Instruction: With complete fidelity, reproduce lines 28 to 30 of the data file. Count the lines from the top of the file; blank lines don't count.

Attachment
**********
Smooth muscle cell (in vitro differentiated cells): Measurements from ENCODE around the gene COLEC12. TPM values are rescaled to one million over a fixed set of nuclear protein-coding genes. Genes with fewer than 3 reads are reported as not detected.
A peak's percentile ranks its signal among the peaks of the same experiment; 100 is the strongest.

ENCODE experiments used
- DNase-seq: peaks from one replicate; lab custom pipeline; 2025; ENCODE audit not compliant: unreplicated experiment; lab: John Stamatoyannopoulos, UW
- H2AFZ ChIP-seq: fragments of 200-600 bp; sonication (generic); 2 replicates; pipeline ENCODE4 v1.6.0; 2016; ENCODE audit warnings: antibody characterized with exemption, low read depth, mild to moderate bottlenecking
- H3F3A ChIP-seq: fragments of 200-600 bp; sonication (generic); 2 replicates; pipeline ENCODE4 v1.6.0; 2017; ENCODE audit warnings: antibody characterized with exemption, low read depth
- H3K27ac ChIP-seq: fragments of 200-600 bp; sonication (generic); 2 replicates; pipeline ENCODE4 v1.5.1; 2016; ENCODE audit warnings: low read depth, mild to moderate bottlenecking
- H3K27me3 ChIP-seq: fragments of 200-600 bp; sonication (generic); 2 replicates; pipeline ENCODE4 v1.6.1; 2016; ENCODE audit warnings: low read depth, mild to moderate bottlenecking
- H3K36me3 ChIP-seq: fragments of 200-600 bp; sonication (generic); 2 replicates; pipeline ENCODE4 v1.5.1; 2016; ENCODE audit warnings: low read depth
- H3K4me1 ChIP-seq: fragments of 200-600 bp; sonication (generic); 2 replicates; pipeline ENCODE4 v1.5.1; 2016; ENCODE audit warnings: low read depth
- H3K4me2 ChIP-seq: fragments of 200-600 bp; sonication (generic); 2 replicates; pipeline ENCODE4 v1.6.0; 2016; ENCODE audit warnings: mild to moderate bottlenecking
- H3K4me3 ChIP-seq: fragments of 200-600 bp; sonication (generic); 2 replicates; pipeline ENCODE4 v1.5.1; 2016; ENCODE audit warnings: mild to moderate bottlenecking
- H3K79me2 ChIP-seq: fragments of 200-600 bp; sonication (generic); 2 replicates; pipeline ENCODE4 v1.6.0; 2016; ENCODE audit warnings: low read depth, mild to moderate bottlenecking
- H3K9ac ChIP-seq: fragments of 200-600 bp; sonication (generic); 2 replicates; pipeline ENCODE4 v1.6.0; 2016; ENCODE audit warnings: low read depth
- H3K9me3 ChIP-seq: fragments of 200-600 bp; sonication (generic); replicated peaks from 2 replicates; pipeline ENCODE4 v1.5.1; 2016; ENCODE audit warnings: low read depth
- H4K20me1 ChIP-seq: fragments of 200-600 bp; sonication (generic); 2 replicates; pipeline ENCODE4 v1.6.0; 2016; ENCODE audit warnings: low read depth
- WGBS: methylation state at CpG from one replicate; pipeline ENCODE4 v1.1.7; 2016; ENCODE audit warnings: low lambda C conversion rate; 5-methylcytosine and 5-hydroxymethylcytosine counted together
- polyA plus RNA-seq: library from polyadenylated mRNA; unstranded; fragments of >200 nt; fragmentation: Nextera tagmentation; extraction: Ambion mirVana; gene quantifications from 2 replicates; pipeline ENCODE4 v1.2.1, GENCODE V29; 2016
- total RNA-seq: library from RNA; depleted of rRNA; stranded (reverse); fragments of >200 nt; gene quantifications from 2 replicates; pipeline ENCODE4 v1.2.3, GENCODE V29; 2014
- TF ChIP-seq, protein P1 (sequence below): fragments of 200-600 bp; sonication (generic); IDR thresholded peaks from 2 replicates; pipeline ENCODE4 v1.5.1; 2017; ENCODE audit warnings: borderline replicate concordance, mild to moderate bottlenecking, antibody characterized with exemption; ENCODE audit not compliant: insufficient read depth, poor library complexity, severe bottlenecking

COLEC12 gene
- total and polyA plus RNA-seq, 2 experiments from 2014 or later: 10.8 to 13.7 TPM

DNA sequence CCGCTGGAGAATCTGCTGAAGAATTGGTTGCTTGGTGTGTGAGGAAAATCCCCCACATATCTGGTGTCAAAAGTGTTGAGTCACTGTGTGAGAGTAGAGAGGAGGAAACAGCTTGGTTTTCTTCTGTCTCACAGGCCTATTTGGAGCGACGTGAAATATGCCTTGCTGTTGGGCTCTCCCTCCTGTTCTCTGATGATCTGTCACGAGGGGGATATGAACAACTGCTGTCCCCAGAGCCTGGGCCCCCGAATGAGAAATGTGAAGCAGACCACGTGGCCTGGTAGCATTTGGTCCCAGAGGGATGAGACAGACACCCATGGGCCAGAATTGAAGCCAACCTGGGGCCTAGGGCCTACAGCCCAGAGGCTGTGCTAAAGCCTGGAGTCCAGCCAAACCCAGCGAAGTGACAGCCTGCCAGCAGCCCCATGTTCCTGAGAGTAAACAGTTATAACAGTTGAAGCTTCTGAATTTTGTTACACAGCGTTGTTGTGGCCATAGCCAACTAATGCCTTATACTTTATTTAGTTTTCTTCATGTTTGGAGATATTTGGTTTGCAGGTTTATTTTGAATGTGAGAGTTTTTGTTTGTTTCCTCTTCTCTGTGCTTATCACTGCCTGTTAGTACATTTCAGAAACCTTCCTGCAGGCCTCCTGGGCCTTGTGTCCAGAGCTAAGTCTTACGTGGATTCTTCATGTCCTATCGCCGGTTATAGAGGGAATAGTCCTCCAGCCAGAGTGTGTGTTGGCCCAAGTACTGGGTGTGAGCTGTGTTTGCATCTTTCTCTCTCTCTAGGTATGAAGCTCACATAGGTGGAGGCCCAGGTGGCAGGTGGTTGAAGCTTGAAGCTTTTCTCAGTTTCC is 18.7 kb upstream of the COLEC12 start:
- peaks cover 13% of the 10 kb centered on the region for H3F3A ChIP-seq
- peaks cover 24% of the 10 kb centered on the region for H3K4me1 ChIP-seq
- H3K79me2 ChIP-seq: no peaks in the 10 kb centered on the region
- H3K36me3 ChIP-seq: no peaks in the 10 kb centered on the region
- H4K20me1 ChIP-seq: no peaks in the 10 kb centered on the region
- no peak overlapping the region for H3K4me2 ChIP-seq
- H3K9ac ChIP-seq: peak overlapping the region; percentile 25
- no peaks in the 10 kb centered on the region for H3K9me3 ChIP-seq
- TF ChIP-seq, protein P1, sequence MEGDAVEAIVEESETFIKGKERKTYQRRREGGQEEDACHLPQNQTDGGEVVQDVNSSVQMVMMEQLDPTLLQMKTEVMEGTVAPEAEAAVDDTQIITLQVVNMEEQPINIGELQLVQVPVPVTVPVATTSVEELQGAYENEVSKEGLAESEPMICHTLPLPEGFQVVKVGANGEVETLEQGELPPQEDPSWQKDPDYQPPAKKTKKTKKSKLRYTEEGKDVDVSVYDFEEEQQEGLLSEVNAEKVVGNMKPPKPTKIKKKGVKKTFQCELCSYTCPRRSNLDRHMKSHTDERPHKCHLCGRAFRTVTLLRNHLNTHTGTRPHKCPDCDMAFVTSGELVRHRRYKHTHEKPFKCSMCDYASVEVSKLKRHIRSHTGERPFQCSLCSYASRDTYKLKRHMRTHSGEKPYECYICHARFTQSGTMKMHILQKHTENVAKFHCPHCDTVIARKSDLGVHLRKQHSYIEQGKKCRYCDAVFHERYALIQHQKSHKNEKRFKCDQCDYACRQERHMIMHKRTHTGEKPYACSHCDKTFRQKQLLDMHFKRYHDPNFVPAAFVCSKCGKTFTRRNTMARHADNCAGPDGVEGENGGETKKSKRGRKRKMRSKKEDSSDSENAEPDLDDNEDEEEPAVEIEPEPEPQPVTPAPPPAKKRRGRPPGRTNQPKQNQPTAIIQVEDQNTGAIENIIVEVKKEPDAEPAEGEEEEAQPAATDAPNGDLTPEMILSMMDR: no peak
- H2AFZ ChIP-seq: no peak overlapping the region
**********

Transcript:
- H4K20me1 ChIP-seq: no peaks in the 10 kb centered on the region
- no peak overlapping the region for H3K4me2 ChIP-seq
- H3K9ac ChIP-seq: peak overlapping the region; percentile 25